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Persona/organización

Hall, Jim

  • glen-3237
  • Persona
  • 1937-

James Richard "Jim" Hall, 1937- , was born in Revelstoke, British Columbia. He and his family moved to Fernie, British Columbia in 1940; and to Millet, Alberta in 1953. During high school at age 16, Jim joined the Royal Canadian Air Cadets (RCAC) in Wetaskiwin, Alberta. The following year, he trained and received his private pilot's licence at the Edmonton Flying Club through the RCAC Flying Scholarship Plan. At age 19, Jim received his commercial pilot's license and worked as a bush pilot until he was 21. He then left flying as a full-time occupation to enter a career as an Air Traffic Controller. His first posting was at the Calgary International Airport in 1959. In 1983, Jim took up aerial photography as a hobby which he decided to pursue as a second career after retiring in 1985. He set up a business called Hallmark Photos with an office in Jet Air hangar #59 at the Calgary International Airport. He purchased a medium-format (Pentax 6x7) camera, and developed a camera grip with a cable release which allowed him to both fly the plane and shoot the photographs. Customers from manufacturing, oil, construction, government, and the City of Calgary used his aerial photographs to market and promote tourism, industry, real estate, the film industry and development in Alberta and Canada. A montage of his photos was used for an official Calgary 1988 Olympic Winter Games poster called the "Aerial Venue". Jim retired again to the interior of British Columbia where he is doing digital photography.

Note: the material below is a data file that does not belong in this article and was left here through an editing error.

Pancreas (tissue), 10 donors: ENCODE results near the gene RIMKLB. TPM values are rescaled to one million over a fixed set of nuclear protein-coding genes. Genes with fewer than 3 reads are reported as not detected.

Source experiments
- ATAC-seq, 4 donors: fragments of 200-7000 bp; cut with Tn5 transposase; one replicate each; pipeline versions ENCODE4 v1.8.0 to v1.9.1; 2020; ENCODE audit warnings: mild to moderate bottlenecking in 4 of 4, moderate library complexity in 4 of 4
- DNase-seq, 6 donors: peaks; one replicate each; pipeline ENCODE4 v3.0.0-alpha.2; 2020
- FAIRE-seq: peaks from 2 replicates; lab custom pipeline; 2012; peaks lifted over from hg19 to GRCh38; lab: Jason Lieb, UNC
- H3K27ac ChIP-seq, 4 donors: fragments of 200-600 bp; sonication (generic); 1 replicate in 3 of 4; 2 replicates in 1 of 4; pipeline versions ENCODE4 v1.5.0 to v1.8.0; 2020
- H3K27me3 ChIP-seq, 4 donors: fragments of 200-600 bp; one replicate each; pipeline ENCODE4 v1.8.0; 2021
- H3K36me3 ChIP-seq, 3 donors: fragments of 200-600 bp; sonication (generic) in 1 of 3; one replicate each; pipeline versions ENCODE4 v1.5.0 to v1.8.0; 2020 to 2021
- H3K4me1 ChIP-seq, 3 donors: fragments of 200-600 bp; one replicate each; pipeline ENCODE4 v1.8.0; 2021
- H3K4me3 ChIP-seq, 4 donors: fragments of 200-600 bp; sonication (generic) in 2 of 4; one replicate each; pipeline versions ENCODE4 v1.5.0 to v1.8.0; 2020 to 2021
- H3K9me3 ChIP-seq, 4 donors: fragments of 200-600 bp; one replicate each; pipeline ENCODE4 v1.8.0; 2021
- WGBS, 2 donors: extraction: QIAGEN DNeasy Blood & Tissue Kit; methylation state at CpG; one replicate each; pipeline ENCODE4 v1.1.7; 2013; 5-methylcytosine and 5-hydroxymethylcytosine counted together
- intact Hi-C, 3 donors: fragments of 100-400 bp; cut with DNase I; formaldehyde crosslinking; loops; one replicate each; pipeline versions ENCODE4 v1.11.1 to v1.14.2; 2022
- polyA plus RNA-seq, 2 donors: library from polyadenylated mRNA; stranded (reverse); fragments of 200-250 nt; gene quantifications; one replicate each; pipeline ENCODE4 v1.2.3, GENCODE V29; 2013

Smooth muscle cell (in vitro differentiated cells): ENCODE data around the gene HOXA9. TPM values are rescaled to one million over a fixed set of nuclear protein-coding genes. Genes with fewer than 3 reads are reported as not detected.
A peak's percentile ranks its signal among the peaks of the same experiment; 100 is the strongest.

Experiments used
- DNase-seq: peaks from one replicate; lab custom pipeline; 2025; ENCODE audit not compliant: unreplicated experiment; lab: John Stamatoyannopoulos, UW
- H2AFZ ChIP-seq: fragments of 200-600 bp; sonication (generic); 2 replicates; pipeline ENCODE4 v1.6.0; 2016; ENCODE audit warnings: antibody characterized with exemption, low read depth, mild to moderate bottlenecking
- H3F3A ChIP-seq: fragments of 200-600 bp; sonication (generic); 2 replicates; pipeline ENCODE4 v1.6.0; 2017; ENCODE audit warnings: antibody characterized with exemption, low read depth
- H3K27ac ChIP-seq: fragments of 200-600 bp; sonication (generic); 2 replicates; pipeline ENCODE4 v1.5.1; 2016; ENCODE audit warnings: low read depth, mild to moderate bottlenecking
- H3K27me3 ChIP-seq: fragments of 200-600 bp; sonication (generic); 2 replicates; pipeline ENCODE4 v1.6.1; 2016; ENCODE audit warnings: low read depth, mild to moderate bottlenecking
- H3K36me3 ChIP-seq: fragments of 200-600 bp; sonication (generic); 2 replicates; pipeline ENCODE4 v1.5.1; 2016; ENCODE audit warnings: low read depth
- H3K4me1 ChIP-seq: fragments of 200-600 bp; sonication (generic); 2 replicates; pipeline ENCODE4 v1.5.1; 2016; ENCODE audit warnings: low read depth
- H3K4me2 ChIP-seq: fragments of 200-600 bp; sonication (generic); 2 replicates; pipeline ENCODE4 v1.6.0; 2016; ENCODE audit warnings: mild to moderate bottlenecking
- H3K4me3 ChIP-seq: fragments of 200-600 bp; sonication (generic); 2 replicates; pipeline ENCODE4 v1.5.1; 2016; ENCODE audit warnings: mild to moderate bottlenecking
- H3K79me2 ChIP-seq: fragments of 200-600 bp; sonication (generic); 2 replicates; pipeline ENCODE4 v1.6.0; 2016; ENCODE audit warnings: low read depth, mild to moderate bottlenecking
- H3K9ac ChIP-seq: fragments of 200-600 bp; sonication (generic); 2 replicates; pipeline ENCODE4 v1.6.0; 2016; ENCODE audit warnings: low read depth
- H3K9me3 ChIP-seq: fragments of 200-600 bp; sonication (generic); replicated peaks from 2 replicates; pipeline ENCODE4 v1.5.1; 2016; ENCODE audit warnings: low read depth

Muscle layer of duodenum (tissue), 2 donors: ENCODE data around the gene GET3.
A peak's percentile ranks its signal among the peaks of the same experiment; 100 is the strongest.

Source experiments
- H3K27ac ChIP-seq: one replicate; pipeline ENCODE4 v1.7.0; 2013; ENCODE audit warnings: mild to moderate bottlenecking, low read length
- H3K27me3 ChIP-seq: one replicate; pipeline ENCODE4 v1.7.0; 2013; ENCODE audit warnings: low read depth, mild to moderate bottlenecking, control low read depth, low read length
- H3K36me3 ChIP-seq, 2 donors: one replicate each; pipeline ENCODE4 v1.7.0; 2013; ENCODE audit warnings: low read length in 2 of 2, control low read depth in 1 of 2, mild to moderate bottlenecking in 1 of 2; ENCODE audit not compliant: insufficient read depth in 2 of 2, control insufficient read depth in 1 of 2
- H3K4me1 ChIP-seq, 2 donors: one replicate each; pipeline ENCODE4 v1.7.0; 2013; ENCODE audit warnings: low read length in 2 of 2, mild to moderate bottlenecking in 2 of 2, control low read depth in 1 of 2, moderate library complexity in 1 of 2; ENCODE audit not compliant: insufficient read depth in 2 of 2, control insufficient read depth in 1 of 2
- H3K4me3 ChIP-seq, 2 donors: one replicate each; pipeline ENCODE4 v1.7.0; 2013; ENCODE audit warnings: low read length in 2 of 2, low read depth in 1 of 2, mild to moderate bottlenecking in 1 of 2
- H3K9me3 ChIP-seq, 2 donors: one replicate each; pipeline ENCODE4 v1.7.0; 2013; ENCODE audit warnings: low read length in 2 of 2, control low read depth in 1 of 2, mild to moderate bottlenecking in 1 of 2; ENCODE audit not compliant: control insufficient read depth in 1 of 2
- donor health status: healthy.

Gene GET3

Gilpin, John

John Gilpin is a historian who has completed many research projects on the history of Edmonton. His published works include <i>A Century of Enterprise</i> and <i>Edmonton: Gateway to the North</i>.

Vernon-Wood, Tex

Nello "Tex" Vernon-Wood, 1882-1978, was a guide and outfitter, national park warden and writer at Banff, Alberta, Canada and area. He came to Canada, ca.1900, and lived at Medicine Hat, Alberta until 1905. After working a short time on a horse ranch, Vernon-Wood came to Banff to work as a guide for Jim Brewster, for whom he worked for eight summers. After working for the National Park warden service beginning in 1915, Vernon-Wood went into the guiding business for himself, working out of the Lake Louise area. One of his major clients was Charles Walcott, Director of the Smithsonian Institute. Vernon-Wood wrote numerous stories for American sporting magazines, the best-known being the "Pipestone Letters," published in Hunting and Fishing magazine beginning in 1935. Following his guiding career, Vernon-Wood established a boys camp in the Windermere Valley and worked for Kootenay National Park

MacBride Museum

The MacBride Museum is named in honour of William D. MacBride, the founder of the Yukon Historical Society (YHS) and the first curator of the museum. Mr. MacBride came to the Yukon in 1914 to work for the White Pass & Yukon Route and remained in Whitehorse until 1961. The YHS was established in 1950 with Fred Arnot as the first President and William D. MacBride as Secretary-Treasurer. It began operating the Whitehorse Museum in the log Government Telegraph Office building on 1st Ave in Whitehorse in 1952. The present museum was built on the corner of 1st Ave. and Wood Street as a centennial project and opened in 1967 as the W.D. MacBride Centennial Museum. The YHS divided into the MacBride Museum Association and the Yukon Historical and Museums Association in 1977. In 1985 the MacBride Museum hired its first full time paid curator/director. Function: The mandate of the museum is to collect and preserve artifacts depicting the human and natural history of the Yukon. It is managed by a volunteer board of directors and a curator/director. Funding for the museum comes from the Yukon government, the City of Whitehorse, and private donors.